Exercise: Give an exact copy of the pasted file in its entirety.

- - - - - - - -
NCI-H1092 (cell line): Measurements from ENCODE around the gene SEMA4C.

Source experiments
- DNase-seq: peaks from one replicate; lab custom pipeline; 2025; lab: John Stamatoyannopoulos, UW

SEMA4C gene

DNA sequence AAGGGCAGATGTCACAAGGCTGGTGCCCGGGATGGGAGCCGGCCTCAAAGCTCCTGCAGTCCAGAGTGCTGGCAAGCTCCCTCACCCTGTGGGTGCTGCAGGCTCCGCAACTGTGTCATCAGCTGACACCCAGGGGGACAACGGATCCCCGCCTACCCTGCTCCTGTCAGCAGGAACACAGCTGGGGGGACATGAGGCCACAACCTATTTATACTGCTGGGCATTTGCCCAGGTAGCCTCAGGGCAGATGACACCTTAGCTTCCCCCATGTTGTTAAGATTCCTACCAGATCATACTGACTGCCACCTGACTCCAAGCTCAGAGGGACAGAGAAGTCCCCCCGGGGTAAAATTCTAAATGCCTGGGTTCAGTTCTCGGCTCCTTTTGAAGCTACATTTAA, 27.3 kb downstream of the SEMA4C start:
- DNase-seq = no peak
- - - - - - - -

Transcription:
NCI-H1092 (cell line): Measurements from ENCODE around the gene SEMA4C.

Source experiments
- DNase-seq: peaks from one replicate; lab custom pipeline; 2025; lab: John Stamatoyannopoulos, UW

SEMA4C gene

DNA sequence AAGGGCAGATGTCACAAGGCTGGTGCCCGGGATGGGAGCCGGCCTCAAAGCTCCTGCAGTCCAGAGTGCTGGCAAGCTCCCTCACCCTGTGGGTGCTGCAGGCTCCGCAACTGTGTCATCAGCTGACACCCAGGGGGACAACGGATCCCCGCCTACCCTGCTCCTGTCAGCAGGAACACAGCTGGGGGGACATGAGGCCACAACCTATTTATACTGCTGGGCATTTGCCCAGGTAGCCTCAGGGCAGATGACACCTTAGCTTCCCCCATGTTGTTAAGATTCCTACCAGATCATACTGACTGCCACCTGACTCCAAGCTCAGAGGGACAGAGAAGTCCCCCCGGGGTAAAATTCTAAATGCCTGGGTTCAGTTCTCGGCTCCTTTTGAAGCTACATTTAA, 27.3 kb downstream of the SEMA4C start:
- DNase-seq = no peak